July will mark the 43rd anniversary of the signing of the Civil Rights Act of 1964. One of the most powerful planks of that law is Title VI. “Title VI prohibits discrimination on the basis of race, color, or national origin in programs and activities receiving federal financial assistance.” In a nutshell, Title VI stipulates that no state, nor any agency of a state, no municipal or city government; no postsecondary or local educational agency or any private entity contracting or partnering with any of the aforementioned governmental entities, shall discriminate in programs and activities which receive federal financial assistance, based on race, ethnicity, color, or national origin.
In calling for its enactment, President John F. Kennedy identified “simple justice” as the justification for Title VI:
“Simple justice requires that public funds, to which all taxpayers of all races contribute, not be spent in any fashion which encourages, entrenches, subsidizes, or results in racial discrimination. Direct discrimination by Federal, State or local governments is prohibited by the Constitution. But indirect discrimination, through the use of Federal funds, is just as invidious; and it should not be necessary to resort to the courts to prevent each individual violation.” See H. R. Misc. Doc. No. 124, 88th Cong., 1st Sess., 3, 12 (1963).
The battles of the civil rights era are mostly thought to have resulted in major victories. However, as this 43rd anniversary approaches, a local citizen’s watchdog group has been studying Clarksville’s compliance status and the results do not speak well of us this late in game. To be kind, the city’s Title VI compliance status seems to be less than adequate, if not, totally nonexistent. Frankly, this is a seriously perilous situation. But how can it be?
Some salient facts to keep in mind as you consider this situation:
- The City of Clarksville has no Title VI Implementation Plan. City Council has never adopted Title VI has the official nondiscrimination policy of city government.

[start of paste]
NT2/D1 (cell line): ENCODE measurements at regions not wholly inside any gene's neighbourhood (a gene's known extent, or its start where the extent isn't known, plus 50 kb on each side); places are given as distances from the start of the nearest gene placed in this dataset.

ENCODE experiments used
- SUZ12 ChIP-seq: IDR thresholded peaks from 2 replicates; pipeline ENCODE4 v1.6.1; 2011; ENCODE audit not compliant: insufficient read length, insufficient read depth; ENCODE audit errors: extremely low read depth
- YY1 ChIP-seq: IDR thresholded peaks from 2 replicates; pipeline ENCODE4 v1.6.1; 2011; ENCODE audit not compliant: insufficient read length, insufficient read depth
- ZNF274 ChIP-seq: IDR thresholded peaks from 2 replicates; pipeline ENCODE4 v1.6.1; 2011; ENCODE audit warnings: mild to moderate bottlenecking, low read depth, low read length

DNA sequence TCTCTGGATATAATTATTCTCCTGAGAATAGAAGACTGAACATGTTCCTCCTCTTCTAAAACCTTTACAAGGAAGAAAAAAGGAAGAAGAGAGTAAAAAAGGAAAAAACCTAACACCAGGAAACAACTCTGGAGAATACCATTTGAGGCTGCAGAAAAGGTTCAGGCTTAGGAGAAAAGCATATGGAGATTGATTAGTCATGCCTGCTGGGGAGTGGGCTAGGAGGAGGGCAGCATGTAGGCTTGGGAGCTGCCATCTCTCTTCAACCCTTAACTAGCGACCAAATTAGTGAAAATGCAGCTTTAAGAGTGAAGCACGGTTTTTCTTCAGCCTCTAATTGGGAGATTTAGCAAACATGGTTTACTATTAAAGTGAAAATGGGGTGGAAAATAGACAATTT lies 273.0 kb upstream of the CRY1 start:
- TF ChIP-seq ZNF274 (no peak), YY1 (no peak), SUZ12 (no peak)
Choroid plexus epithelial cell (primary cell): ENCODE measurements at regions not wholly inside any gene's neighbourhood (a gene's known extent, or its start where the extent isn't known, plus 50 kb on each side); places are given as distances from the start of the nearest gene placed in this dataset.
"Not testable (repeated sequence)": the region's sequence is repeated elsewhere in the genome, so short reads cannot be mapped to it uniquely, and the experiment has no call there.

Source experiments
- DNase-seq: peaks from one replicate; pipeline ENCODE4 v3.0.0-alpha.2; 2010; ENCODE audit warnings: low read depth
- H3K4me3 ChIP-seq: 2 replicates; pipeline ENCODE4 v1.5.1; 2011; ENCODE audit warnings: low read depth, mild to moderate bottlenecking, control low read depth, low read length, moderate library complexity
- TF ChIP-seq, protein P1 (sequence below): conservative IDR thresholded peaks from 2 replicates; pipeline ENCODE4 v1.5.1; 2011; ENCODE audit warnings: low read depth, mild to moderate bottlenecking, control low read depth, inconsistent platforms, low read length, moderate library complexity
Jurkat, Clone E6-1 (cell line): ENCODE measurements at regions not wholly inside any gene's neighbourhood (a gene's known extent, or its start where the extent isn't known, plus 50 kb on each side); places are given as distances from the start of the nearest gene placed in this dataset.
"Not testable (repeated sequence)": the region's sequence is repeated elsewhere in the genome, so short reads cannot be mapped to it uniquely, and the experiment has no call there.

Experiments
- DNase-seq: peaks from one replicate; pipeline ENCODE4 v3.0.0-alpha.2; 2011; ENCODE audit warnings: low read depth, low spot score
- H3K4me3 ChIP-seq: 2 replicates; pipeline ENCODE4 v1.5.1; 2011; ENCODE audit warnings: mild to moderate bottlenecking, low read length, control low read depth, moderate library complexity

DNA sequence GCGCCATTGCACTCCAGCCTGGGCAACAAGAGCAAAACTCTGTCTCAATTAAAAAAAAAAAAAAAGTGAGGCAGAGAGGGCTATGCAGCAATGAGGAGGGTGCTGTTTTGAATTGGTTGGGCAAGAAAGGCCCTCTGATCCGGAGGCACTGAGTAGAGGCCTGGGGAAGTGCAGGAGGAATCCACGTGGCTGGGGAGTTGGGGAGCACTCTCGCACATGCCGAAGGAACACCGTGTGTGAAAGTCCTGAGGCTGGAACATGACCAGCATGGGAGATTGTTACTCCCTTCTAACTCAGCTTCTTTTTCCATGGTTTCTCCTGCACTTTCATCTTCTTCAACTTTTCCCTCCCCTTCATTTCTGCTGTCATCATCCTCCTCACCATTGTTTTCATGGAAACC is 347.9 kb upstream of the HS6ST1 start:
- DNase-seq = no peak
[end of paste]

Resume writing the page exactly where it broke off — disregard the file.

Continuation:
- More than nine racial discrimination lawsuits have been filed against the police department and the city.
Of all the cases that have thus far gone to trial, the city has been found guilty every time.
- The city is saddled with heavy judgment awards from each of the lost lawsuits. They are still yet to be paid and they are accruing interest, daily.
- The police department has been undeniably and irrefutably identified as a racially hostile work environment for minority officers and personnel.
- TDOT Commissioner Gerald Nicely stated in 2005 that the city and county must each develop their own Title VI Implementation Plan, as required by federal and state law, and disallowed Ms Woodle’s declaration that we could piggyback off of TDOT’s plan.
- The receipt of federal financial assistance requires Title VI compliance up and down the line of that assistance distribution flow.
- A loss or suspension of federal financial assistance becomes a real probable consequence when noncompliance is not addressed and remedied by primary recipients or their sub-recipients, including contractors and sub-contractors.
The City of Clarksville and Montgomery County are, indisputably, recipients of federal and state financial assistance. They are subject to compliance laws, rules and regulations of the federal and state agencies which distribute or pass thru federal financial assistance to them. Efforts by private citizens to urge local governmental bodies to meet compliance requirements and standards has met with strong resistance and direct denial. This noncompliance status jeopardizes the continued receipt of the myriad forms of federal financial assistance which continually flow into the city and county coffers and funds so many services and programs. Real leadership would move to put this ship, which is our local governmental triumvirate, on course, steering a true and honest path of compliance. The pie is big enough for all of us. After all, this is, “The Gateway To The New South!”